SIKESTON -- Progress can take some time. But over the years, those small changes can add up to something big.
And that's why the Sikeston Department of Public Safety is glad to see any drop in crime, no matter what the decrease. And for the most part, that's what happened during the year 2008.
"I think things are better," said Sgt. James McMillen, public information officer. "From last year to this year it seems some things have slightly improved."
He pointed out several areas where advances were made.
"Just looking at the numbers, the things that really stood out to me was that violent crimes were down," McMillen said of the comparison between 2007 and 2008 statistics. "They are, in general, down quite a bit."
Violent crimes include murder, rape, robbery and aggravated assault, he explained. In total, there were 273 violent crimes in 2007, compared to 226 in 2008 -- about an 18 percent drop.
The lone homicide occurred when a Sikeston man died on Christmas Day after he was attacked and robbed in his house earlier in December.
McMillen said that although it's great there was only one criminal homicide in 2008, in comparison to two in 2007 -- and an even bigger drop from the five in 2006, there really is no trend for that crime, or a good way to deter it.
"Murder is typically a spur of the moment, passionate crime," he said.
However, studies have shown drug use can lead to violent crimes and murder. "Violence and drugs seem to go hand in hand -- if we can knock down on the drugs, we can on the violence," said McMillen. "So we can be proactive and have heavy patrols out in the community."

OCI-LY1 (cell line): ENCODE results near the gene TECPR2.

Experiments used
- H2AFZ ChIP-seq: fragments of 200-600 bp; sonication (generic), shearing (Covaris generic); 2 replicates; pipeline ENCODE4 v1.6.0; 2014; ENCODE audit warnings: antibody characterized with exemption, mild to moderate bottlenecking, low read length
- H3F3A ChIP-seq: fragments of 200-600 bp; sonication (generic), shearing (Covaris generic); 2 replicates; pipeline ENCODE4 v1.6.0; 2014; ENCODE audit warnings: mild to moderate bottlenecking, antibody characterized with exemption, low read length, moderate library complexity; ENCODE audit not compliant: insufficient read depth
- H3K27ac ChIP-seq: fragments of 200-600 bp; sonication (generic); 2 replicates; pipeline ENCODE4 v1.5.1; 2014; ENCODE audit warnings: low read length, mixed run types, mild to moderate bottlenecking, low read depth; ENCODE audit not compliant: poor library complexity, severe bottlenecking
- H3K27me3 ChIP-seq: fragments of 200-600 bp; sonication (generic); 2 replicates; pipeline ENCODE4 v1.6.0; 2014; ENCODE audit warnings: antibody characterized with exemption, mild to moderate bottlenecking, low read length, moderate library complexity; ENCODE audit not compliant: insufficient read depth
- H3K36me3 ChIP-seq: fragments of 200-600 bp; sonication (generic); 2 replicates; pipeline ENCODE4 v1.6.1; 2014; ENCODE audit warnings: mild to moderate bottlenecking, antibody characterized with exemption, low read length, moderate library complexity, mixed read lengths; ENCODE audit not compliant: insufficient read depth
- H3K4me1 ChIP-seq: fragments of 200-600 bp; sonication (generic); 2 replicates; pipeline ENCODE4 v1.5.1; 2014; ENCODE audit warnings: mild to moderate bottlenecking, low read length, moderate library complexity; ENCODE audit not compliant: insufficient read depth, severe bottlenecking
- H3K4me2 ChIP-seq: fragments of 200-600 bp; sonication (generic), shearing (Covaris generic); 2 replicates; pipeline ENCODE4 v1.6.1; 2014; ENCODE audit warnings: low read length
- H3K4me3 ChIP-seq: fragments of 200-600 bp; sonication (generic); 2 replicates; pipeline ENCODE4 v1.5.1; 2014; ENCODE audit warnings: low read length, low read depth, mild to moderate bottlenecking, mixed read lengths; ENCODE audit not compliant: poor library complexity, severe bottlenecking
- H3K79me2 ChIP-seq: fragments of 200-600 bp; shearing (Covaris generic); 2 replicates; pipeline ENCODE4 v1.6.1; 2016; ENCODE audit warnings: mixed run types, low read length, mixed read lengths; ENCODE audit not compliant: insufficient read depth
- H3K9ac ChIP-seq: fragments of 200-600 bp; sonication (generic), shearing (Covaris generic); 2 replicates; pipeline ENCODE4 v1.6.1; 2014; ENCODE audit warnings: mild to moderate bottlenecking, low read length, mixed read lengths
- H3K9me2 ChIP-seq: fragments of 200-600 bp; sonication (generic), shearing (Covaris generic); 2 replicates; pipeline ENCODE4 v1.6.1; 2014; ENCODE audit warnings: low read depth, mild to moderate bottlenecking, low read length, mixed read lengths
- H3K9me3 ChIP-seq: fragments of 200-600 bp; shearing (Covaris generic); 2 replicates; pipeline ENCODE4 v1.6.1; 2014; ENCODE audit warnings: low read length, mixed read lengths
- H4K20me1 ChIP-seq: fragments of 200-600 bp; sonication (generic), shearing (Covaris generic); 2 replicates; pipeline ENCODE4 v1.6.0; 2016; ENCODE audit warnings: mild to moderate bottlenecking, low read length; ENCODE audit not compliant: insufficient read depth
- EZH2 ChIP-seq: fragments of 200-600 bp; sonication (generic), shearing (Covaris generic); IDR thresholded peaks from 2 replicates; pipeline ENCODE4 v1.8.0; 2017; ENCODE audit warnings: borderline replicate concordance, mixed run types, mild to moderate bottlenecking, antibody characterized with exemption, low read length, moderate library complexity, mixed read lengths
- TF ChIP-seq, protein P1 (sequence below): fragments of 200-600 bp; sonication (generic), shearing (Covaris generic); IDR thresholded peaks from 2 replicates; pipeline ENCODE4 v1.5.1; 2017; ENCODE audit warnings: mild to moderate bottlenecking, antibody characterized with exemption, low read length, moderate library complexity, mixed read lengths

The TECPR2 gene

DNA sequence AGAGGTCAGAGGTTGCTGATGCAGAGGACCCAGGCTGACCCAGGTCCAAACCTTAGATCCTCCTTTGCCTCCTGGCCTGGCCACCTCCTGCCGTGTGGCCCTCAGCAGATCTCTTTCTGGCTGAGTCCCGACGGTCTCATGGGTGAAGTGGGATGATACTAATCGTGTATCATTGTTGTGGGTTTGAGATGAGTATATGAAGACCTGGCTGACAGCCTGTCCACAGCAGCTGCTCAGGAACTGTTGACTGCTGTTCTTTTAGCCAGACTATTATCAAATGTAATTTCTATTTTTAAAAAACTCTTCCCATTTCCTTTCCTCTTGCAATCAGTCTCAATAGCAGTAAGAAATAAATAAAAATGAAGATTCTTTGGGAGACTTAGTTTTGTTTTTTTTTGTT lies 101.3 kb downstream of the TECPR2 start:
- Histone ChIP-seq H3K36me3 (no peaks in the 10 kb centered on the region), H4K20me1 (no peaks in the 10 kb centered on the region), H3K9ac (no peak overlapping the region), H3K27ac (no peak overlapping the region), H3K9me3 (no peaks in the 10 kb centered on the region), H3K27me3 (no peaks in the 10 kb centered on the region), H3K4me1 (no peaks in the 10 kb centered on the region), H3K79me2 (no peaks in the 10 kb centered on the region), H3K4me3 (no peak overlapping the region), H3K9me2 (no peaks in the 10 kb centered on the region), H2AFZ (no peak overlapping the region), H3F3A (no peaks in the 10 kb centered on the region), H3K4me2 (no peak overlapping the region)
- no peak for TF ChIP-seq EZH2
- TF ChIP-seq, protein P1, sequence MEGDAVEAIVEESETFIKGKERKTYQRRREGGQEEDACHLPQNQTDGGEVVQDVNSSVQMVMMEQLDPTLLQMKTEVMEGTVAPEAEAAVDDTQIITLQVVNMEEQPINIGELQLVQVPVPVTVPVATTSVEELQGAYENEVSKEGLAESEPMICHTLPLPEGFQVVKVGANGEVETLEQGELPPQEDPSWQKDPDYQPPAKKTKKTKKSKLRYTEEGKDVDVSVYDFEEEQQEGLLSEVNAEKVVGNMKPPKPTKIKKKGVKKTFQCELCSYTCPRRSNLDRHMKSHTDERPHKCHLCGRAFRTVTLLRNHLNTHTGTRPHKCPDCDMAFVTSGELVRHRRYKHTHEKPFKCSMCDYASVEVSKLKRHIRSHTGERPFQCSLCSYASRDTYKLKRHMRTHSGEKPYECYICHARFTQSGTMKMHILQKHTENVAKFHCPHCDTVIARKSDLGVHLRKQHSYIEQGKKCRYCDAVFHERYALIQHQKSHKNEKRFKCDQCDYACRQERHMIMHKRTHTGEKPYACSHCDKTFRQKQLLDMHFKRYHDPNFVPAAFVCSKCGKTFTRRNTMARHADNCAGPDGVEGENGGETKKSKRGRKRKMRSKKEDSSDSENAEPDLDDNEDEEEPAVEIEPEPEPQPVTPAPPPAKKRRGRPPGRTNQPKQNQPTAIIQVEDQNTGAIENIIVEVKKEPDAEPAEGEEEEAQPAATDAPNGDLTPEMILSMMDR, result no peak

Rapes are the only violent crime that increased between the two years, to 18 total.
"In summary, we have eight more than last year," said McMillen. "But I'm not really sure why."
The number of robberies stayed close to the same with 43 last year, two less than in 2007. And there was a big drop in the number of aggravated assaults, with 164 reported in 2008 as compared with 164 in 2008.
In the realm of property crimes, there was an increase in burglaries but drop in motor vehicle thefts during 2008, while the numbers of thefts and arson remained steady.
Two hundred sixteen burglaries were reported, up about 27 percent from the 170 in 2007, said McMillen. Motor vehicle thefts dropped from 52 to 35 last year, according to the reports.
One possible cause for a drop in some numbers and overall better crime statistics is the beginning of a program with four full-time Public Housing officers, funded by the Housing Authority, in August 2007.
"I think it has made a significant impact in those areas," said McMillen.
He said tenants appear to be more conscientious of what is going on and keeping crime out of their neighborhoods.
"They know that we take a really firm stance," he said. "Now, (the tenants are) practically policing themselves to prevent eviction. They're just scared they're going to get kicked out."
McMillen said he hopes to see the downward trend continue through 2009. That's the way it has been since he began work in the department 10 and a half years ago, something he attributes to added programs, as well as full-time narcotics investigators.
"Progress is just a slow thing," he said.